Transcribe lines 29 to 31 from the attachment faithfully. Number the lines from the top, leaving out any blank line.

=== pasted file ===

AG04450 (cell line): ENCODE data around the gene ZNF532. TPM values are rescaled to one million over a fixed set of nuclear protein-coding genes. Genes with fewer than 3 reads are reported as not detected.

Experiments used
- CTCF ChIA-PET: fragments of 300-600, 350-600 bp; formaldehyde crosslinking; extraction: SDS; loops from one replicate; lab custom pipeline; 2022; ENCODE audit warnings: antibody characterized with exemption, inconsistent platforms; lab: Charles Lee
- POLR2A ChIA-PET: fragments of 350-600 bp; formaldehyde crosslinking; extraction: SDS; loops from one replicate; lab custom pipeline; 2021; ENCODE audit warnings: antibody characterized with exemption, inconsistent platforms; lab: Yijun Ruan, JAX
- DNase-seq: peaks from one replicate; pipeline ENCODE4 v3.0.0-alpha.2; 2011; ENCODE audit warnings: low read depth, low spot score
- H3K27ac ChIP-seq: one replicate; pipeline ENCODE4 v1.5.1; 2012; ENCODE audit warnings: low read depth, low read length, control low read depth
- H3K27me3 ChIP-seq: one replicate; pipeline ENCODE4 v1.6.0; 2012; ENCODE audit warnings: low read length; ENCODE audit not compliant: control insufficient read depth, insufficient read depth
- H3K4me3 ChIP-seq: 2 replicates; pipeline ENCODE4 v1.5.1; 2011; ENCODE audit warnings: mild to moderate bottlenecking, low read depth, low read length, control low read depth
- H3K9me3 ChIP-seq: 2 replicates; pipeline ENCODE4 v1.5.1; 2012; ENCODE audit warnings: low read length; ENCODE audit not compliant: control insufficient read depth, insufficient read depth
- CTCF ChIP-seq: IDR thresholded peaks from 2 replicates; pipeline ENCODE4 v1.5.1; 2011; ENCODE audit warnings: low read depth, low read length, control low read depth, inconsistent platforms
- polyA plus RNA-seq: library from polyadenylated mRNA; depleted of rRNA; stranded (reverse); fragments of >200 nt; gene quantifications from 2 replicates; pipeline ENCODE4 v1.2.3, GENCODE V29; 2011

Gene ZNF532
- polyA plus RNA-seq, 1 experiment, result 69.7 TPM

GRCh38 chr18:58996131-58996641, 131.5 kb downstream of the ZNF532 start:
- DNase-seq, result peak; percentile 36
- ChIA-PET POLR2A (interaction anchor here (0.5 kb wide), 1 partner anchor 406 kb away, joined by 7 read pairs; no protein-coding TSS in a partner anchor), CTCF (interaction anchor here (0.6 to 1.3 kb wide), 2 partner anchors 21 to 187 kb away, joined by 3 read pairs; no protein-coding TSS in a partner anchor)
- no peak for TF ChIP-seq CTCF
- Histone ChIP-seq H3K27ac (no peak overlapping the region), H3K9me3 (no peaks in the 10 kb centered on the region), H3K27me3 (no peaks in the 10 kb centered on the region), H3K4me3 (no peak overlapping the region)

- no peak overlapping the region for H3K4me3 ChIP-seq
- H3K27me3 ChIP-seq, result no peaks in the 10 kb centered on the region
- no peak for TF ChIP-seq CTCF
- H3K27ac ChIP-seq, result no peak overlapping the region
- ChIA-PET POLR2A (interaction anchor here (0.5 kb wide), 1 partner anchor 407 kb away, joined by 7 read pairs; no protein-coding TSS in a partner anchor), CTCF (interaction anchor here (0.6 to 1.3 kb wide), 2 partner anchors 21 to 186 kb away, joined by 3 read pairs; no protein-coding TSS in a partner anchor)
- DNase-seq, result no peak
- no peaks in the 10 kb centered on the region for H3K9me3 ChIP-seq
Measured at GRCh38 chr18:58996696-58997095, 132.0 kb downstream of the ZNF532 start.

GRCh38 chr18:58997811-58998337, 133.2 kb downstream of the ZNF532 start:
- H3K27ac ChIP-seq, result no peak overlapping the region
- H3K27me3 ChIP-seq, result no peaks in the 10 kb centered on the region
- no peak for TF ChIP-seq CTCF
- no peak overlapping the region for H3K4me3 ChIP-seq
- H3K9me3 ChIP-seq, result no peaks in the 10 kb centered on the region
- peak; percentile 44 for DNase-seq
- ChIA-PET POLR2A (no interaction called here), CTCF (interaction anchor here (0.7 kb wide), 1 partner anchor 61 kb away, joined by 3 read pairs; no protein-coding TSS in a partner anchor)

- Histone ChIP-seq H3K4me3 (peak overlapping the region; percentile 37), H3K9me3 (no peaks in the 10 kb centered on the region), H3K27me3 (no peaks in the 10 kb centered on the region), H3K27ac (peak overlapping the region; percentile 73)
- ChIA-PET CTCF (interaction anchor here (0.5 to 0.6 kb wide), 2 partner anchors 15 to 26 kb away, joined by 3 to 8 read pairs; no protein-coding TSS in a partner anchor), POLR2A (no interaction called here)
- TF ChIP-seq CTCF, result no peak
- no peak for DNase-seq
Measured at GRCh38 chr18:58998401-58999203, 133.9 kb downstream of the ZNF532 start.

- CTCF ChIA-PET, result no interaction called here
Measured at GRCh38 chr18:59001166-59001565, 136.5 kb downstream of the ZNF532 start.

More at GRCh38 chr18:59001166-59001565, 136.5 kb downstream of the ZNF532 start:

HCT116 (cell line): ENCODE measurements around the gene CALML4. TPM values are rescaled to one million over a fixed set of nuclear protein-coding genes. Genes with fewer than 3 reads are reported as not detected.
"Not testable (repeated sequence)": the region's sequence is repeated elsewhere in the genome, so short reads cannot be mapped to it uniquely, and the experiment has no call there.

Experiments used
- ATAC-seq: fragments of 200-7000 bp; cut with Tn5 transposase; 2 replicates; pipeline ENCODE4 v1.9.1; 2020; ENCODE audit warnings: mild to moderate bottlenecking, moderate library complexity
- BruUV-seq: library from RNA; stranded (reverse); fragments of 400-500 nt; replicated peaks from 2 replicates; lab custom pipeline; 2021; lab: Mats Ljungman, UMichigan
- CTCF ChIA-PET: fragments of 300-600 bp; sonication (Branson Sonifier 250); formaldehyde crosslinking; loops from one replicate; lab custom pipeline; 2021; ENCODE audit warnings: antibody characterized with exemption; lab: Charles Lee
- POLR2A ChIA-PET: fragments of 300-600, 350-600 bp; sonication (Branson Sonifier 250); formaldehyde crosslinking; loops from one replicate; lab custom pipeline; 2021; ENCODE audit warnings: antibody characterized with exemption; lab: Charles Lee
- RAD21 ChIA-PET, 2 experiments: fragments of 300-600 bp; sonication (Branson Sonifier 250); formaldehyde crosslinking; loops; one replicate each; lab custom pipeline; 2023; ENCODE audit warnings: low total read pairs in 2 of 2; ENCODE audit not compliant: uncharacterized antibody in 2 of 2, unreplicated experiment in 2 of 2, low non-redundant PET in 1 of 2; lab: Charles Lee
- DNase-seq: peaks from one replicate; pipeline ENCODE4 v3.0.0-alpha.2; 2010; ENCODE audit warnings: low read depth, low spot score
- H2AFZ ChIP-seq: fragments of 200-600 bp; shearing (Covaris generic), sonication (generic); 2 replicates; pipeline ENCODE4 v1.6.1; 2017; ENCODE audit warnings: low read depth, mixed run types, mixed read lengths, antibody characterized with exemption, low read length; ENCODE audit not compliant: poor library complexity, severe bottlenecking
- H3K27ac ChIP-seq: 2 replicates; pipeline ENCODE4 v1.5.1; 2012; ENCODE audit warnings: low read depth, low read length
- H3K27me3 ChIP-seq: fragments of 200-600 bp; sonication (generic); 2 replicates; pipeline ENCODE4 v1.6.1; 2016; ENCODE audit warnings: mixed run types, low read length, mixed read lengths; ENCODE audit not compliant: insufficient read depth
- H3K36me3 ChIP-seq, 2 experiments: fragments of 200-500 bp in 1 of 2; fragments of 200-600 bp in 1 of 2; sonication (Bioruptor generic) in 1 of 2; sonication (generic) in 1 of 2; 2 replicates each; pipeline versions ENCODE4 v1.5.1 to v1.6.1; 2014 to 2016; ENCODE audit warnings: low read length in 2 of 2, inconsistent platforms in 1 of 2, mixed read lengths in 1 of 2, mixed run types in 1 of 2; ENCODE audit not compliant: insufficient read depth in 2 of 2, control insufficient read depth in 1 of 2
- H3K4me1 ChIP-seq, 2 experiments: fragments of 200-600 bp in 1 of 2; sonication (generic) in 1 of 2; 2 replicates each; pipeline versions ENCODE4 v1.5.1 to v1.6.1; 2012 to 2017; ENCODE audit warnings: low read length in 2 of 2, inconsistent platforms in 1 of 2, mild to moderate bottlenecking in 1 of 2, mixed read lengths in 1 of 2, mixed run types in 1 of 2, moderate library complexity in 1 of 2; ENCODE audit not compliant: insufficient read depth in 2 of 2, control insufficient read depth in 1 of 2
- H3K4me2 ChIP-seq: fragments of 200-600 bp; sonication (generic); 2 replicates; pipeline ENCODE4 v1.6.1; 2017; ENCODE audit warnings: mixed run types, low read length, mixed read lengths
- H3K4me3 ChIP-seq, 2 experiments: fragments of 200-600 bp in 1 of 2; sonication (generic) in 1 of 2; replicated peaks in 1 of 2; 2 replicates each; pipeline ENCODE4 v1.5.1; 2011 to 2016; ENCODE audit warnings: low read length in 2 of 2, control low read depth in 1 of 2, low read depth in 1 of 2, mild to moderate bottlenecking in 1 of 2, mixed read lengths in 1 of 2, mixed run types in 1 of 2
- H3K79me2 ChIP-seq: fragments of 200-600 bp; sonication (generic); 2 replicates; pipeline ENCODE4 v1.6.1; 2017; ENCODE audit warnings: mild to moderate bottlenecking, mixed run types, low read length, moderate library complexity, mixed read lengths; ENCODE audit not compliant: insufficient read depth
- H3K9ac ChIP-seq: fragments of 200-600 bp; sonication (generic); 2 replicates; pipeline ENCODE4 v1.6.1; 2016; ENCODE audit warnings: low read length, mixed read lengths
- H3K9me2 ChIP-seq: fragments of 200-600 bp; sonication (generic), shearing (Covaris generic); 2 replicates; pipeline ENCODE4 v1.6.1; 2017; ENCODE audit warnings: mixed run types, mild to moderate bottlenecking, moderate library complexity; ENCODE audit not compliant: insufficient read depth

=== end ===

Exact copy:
- H3K27me3 ChIP-seq, result no peaks in the 10 kb centered on the region
- no peak for TF ChIP-seq CTCF
- no peak overlapping the region for H3K4me3 ChIP-seq